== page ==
individuals deemed different from the dominant hierarchy and keep these individuals
silent. While doing research on Foucault, Fink-Eitel notated how Foucault had studied
the silencing of individuals through control of discourse. Per Fink- Eitel, Foucault felt
the way to totally diminish any individual different from the dominant hierarchy is to
dominate discourse, exclude individuals through language and establish boundaries
considered true or false.
Unknowingly, the dominant system of education has allowed this type of organized
discourse to perpetuate this type of discourse for years. Discourse of this type, has not
only alienated the dyslexic, but has now disunited the school system. Individuals are no
longer staying in school and the amount of functioning illiterates has reached an all time
high.
6


The word learn (Webster, 1986) means to increase information, to assimilate, or to
become proficient through experience or application. Learning means to become acquaint
ones self or find out through organized study information on data unfamiliar to the
individual. The above definition is a safe application; however, for dyslexics, learning
encompasses more than a dependable, screened, assembly line, mechanistic approach to
how humankind uses its neurological processes to encode and decode information within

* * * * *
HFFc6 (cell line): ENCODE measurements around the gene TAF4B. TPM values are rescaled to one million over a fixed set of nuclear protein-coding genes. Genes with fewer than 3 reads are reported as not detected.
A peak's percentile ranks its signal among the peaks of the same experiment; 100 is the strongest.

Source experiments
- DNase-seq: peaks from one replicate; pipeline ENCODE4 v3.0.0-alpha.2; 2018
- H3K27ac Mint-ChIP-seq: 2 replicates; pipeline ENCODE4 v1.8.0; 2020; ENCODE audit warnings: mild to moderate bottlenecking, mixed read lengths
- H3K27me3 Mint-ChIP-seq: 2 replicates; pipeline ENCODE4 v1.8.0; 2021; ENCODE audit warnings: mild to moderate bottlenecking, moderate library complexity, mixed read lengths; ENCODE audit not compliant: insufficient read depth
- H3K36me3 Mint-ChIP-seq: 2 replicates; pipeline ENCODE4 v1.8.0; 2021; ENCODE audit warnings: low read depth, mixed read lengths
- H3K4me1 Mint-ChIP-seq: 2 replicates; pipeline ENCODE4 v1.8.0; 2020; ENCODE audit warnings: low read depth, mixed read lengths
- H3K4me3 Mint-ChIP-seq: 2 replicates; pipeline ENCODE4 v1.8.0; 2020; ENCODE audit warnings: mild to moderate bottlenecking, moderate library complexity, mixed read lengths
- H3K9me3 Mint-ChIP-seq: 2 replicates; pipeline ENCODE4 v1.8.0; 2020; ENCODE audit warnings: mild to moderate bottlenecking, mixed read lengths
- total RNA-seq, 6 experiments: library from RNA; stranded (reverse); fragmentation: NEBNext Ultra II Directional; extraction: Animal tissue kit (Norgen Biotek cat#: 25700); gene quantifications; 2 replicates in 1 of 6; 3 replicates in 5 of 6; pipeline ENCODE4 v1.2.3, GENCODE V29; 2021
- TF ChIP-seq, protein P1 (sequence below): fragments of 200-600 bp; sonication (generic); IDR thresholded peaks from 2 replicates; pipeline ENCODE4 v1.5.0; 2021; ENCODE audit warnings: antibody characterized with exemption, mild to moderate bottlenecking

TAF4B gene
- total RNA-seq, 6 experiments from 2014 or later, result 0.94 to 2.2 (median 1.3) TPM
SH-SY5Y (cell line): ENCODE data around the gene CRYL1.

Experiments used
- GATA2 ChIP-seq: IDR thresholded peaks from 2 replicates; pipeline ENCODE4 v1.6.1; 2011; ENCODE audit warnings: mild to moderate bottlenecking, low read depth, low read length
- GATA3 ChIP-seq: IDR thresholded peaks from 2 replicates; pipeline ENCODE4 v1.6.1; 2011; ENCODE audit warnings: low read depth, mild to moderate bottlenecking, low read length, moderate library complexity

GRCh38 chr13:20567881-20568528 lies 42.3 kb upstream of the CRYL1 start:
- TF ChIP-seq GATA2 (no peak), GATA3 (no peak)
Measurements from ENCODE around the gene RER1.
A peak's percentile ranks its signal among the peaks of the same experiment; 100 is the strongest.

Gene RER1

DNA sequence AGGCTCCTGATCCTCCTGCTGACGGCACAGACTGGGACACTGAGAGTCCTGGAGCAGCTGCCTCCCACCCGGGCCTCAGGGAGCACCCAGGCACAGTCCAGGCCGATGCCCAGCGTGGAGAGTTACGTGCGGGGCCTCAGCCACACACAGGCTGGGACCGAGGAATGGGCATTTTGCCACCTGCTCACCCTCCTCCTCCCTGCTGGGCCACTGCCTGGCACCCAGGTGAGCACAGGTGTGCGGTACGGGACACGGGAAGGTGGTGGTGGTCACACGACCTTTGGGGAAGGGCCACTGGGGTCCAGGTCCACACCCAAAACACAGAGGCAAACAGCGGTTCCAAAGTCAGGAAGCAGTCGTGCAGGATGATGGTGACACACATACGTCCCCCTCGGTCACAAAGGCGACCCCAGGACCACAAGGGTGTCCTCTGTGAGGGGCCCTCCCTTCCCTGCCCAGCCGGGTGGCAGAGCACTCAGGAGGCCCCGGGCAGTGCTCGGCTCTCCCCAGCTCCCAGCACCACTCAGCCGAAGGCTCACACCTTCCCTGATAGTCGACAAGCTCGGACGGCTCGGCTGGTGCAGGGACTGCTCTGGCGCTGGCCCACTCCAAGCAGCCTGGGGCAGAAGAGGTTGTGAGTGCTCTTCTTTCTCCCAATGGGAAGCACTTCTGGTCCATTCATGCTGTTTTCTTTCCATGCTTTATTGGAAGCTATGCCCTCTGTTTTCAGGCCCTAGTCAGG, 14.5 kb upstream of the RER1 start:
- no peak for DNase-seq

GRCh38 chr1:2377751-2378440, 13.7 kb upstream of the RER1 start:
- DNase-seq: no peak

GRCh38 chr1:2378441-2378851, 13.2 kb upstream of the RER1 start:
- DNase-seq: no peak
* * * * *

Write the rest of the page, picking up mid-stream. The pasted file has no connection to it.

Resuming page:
its surroundings. Such an interpretation does not take into consideration all that dyslexic
learning encapsulates. A dyslexic will not fit into any mechanistic safety zone when it
comes to the learning process. He is at the mercy of his or her brain function at any set
moment in time. The brain does not fit into any comfortable category; because it has its
own set of regulated standards and because of this, dyslexia can become known as a
combination of many distinct systems or symptoms (Miles, 1991) working separately and
independent of one another trying to formulate a new system which may or may not exist.
Systems which may or may not exist, refer to the health of the individual because
dyslexia can give the appearance of other forms of disease. Problems can arise; an
anxiety attack can resemble a heart attack, behavior problems in dyslexic children
because of sensitivity to sound often result with drug treatments to control the individuals
behavior instead of searching for the primary source of the irregularity.
The lack of study regarding the relationship between the dyslexic and the non-dyslexic
in society, causes the dyslexic learner to continuously reinterpret circumstances daily for
7


individual dyslexic survival. Every day is literally a new life for the dyslexic; each day
is distinct from the day before because the individual has to figure out what approach can